2021 John Eales Rugby Excellence Scholarship recipient Joey Fittock. PICTURE: Cavan Flynn
Bond University’s prestigious John Eales Rugby Excellence Scholarship is available to a much wider field than just future stars stepping out of high school.
The annual scholarship is now open and, as Bond’s Director of Rugby Luca Liussi explains, the age bracket for applicants embraces players well into their careers.
“Sure, we want the next teenage Michael Hooper or James O’Connor to reach their career dreams via the John Eales scholarship pathway, but they are not the only player type we are targeting,” says Liussi.
“This scholarship offers a great deal to the recipient, however the university, and its rugby club, are also seeking to get great value from that successful applicant in return.
“That value may come via a youngster blossoming into an international player, or the value may come through other skill sets learned over a longer period, such as leadership and experience.
“We are certainly looking at all options when it comes to bringing more experience into the rugby club and the John Eales scholarship is one avenue.
“Since the scholarship’s inception we have had the player straight out of high school. In recent years we have seen the scholarship awarded to players a little older, post-graduate students.
“But there is even a third tier who are eligible and who offer a lot – high-end players who are current top professionals, but are looking at a career post-rugby and are considering their study options.
“These players certainly offer leadership and experience.”
Liussi said the John Eales Rugby Excellence Scholarship, which has been awarded since 2014, had already proven its aim of assisting aspirational rugby players to reach their academic and sporting goals.
The scholarship has always rewarded players who have shone across a variety of key disciplines. Leadership and community involvement have been vital criteria.
Among its attractions is the fact that recipients receive one-on-one mentoring from rugby great John Eales.
“John is not only greatly invested in this scholarship, but he is a shining example of what can be achieved on and off the field,” said Liussi.
“He is the epitome of what you mean when you describe leadership.
“The Bond rugby club is a unique model. We are also a relatively young club. Leadership and experience are two areas we are currently focused on. We certainly want quality rugby players across Australia to know that if you are considering tertiary study, then consider what we have to offer – on and off the field.
“From a university perspective we are internationally renowned. From a rugby perspective we have coaching and training infrastructure that is also world class.”
Two recent John Eales scholarship recipients, Joey Fittock, 25, and Jake Upfield, 26, were both experienced first grade rugby players when they were awarded their scholarships.
Both are currently playing top grade for the Bond Bull Sharks.
Fittock, who boasts a stellar junior representative career, has been knocking on the Reds door for several years, and still has hopes of wearing the senior Queensland colours.
“The aspirations to play at the highest level are still there,” he said.
“I was called into the Reds training squad last year and was there for about 10 weeks. I didn’t get any game time, but it was good experience to be among those senior players.”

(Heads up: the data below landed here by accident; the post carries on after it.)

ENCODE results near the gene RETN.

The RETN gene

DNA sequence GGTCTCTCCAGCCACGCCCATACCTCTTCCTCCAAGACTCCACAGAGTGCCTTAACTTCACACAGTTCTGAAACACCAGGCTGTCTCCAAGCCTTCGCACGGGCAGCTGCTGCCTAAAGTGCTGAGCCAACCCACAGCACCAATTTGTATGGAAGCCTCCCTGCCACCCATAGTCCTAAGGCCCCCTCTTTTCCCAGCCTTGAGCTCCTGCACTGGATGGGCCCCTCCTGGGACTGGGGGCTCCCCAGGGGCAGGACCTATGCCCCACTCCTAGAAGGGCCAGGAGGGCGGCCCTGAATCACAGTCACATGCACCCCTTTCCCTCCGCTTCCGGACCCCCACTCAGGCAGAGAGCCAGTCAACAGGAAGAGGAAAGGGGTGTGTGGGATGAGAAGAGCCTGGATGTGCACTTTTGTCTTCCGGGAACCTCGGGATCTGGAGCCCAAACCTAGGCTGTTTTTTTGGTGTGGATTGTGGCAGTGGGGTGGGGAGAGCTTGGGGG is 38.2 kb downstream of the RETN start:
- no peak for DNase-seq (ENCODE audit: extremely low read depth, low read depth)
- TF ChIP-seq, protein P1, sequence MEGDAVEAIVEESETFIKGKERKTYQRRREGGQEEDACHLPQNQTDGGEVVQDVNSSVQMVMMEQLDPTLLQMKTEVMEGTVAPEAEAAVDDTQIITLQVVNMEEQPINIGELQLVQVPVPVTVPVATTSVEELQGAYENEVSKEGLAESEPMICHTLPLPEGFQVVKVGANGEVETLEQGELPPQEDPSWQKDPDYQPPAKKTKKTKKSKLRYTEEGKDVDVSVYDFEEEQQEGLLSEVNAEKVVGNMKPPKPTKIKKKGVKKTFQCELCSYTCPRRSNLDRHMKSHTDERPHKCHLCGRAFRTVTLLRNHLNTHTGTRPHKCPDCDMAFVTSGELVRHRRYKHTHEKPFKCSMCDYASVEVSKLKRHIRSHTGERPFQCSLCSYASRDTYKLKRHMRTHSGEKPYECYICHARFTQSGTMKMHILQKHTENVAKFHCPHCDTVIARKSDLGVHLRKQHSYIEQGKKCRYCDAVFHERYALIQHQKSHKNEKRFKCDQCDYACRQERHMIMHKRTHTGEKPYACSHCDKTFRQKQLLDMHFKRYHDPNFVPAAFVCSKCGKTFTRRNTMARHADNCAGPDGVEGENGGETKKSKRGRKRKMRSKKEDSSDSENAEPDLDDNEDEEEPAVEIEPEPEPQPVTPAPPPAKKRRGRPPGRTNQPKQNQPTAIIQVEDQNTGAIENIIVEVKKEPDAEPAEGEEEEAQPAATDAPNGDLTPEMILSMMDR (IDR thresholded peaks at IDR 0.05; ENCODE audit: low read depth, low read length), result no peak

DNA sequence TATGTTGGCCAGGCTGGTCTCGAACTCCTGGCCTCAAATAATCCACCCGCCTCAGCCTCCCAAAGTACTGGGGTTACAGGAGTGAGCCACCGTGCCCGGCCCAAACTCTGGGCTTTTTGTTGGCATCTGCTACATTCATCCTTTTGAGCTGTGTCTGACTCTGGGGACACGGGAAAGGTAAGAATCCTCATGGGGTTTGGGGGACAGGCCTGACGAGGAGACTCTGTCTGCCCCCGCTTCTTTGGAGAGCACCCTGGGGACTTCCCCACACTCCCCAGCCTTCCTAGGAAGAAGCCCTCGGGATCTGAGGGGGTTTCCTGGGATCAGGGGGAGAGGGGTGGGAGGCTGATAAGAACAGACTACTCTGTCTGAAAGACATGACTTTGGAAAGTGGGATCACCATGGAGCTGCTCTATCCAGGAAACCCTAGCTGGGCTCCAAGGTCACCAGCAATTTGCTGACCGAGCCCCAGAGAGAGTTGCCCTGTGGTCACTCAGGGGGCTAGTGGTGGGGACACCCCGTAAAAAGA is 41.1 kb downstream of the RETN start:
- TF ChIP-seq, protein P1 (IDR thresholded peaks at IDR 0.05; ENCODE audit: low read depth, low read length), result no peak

Fittock has been sidelined for several weeks after a head knock, but is hopeful of returning this weekend against Easts. The exciting fullback said the John Eales scholarship was crucial in his decision to continue to aim to play rugby at the highest level, while allowing him to start his Doctor of Physiotherapy studies at Bond.
“So, although I do have those playing aspirations, I do look forward to starting a career outside of rugby as well,” he said. “But, unless you are a contracted player it is hard financially.
“I am very happy with where I am now. Bond have been super supportive and I have had the opportunity to speak to John (Eales) on several occasions.”
Upfield, a talented lock, began his Master of Business Administration at Bond in January, and said his scholarship was also a major reason why he was still able to pursue his rugby passion.
“With how the Australian rugby system is at the moment, in a way, if you don’t crack that system as a schoolboy it might be very hard to make it down the track,” he said.
“So those who commit to rugby past the under 20s and don’t quite get there, then they start to think, ‘I have to start thinking about my future’. The John Eales scholarship becomes hugely attractive to those people.
“And this also works for Bond because they are looking for the more experienced leaders to make the team dynamic more rounded. You can’t have a first grade team made up of just 20-year-olds.”
Upfield has also been sidelined, with a fractured wrist, and is hopeful of returning a couple of weeks before the finals.
He said the juggle of rugby, work and study was going well.
“The support staff at Bond in the elite sports program are really awesome. They make life so much easier.”
For information on the John Eales Rugby Excellence Scholarship:
Scholarship applications are open now and will close on Sunday, September 5.
Recipients of the John Eales Rugby Excellence Scholarship:
2014 Douglas MacMillan; 2014 Ben Hunt; 2015 Alex Mafi; 2015 PJ van den Berg; 2016 Dylan Riley; 2016 Gavin Luka; 2017 Angus Blyth; 2018 Lachlan Connors; 2018 Maxwell Dowd; 2019 Spencer Jeans; 2019 Matthew Minogue; 2019 Jack Winchester; 2020 Wilson Blyth; 2021 Joseph Fittock; 2021 Jake Upfield.